A: I remember when TV Guide did a poll four years ago that asked, "Who are your favorite characters on 'Friends'?" I opened it up and saw that Monica was the lowest-rated "Friend." This was when Monica had nothing going on, she wasn't dating Chandler. People weren't relating to her because she was just a clean freak and no one cared. But I couldn't make myself understand that they were rating Monica, not Courteney Cox. Man, it hurt me. I lived with that hurt. It was so bad.

Q: Did you discuss how you felt with the others on the show?

A: Oh yeah, I'm not one to pretend I'm OK. I'll tell anybody I'm hurt. I'm an open book.

Q: We'll come back to "Friends," but first I want to talk more about David. When did you first look at him with unusual interest?

A: When we first started doing Scream, I remember thinking, "Oh, he's so cute. I wish he would take those headphones off." He's really into his Al Green.

Q: So that's what did it for you, that he was ignoring you?

A: That little bit of hard-to-get was good, because I wasn't ready to be in a relationship when I first met him. Plus, I thought he was too young for me and too crazy.

Q: What was it that you finally saw in him?

A: Someone who had the best heart of any person I'd ever met. Somebody who was just pure goodness. Never heard him say a bad word about anybody, to this day. There's nothing manipulative about him. He really has fun and knows how to live.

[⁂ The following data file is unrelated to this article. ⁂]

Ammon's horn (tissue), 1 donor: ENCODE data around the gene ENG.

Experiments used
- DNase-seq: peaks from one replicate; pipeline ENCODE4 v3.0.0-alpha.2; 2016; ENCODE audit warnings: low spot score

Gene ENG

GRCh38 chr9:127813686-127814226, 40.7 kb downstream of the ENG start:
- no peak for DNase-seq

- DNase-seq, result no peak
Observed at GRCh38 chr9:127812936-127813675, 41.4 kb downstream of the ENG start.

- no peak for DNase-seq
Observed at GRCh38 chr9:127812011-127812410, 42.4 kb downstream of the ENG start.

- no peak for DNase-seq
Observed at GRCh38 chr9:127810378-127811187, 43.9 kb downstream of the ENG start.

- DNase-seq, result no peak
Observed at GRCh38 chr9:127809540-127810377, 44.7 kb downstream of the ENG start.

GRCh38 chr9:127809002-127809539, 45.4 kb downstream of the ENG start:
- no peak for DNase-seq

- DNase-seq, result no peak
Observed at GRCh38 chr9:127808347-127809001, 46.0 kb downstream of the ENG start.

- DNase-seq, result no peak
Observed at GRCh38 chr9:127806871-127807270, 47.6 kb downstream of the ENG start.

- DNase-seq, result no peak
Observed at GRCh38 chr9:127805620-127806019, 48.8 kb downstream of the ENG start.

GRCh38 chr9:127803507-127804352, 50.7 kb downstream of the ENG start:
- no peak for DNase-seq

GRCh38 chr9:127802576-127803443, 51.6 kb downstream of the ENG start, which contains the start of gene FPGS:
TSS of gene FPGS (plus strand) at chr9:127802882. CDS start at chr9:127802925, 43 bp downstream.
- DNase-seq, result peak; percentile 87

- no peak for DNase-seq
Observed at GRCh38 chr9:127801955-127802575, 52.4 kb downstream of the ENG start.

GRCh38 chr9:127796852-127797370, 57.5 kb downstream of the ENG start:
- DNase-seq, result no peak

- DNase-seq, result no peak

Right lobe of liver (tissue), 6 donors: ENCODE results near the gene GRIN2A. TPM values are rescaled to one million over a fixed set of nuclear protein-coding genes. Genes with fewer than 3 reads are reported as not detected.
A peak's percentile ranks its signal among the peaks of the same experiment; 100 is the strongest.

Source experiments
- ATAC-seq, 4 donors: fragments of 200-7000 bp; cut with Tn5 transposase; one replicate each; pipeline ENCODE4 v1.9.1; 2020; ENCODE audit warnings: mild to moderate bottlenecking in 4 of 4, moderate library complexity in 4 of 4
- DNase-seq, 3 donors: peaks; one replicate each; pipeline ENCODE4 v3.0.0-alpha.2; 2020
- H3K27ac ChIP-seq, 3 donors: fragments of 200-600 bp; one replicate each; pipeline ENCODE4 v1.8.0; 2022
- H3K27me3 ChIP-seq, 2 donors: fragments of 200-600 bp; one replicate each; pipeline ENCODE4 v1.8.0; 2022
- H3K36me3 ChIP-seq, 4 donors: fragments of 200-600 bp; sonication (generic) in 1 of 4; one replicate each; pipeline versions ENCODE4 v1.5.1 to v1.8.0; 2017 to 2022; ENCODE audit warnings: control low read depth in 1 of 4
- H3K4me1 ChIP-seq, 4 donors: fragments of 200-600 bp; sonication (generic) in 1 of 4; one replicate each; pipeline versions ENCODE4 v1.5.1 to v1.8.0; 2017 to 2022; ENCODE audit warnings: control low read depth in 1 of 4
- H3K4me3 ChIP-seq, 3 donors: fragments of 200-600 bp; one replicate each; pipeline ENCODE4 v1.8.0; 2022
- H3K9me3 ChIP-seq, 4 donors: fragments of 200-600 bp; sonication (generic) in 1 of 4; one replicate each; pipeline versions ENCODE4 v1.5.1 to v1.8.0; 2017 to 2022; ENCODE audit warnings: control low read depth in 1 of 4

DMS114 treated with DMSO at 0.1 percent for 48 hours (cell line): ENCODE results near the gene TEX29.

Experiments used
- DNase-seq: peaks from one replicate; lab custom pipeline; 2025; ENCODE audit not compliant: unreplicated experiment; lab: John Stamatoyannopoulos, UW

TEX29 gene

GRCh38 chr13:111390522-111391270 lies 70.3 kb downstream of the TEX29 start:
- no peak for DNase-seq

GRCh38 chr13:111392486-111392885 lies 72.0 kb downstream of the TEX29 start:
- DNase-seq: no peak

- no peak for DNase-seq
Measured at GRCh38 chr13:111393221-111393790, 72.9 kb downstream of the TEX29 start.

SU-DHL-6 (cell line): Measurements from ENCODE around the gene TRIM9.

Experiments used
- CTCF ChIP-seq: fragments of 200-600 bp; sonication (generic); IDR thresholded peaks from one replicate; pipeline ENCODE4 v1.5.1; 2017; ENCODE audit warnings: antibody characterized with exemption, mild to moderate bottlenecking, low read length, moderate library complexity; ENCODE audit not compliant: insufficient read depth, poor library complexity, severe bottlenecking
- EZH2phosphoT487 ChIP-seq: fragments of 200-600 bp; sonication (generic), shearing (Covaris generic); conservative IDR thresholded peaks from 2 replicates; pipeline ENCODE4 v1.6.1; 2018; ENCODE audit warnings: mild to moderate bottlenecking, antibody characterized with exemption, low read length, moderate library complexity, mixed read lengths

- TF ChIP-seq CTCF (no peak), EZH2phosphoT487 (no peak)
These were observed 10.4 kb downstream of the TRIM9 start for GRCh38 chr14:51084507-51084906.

Q: Did the eight-year difference in your ages matter at all?

A: We got married when I was 34, and three days later I turned 35. So I'm thinking we're really seven years apart, but there are three months where it's eight years. But it's seven! Let me make that clear: seven years. That's a lot to me. But the only thing that will bother me is if I start feeling like, wow, I look older than him.

Q: How did David propose?

A: I had no idea he was going to do it. We flew to Panama City Beach, Florida, where my dad and brother live. That night we went to have lobster at my sister-in-law's house. A big barge that was setting fireworks off pulled up, and everybody said, "Let's go down to the beach." My whole family was there and David's brother Alexis had a video camera and was filming it. David said, "Wow, look at the fireworks," and I still didn't understand what was going on. Then David dropped to his knee and asked me to marry him in front of my whole family. It was wild. And they all knew he was going to do it because he'd asked my dad for my hand in marriage.

Q: Did you cry?

A: Yeah, I cried. I was in shock. Then I said, "David, you mean I can't smoke?" You see, we had just gone to a hypnotist together to stop smoking and I was so nervous when he proposed that I wanted a cigarette.

Q: How long had you been smoking and how many packs a day?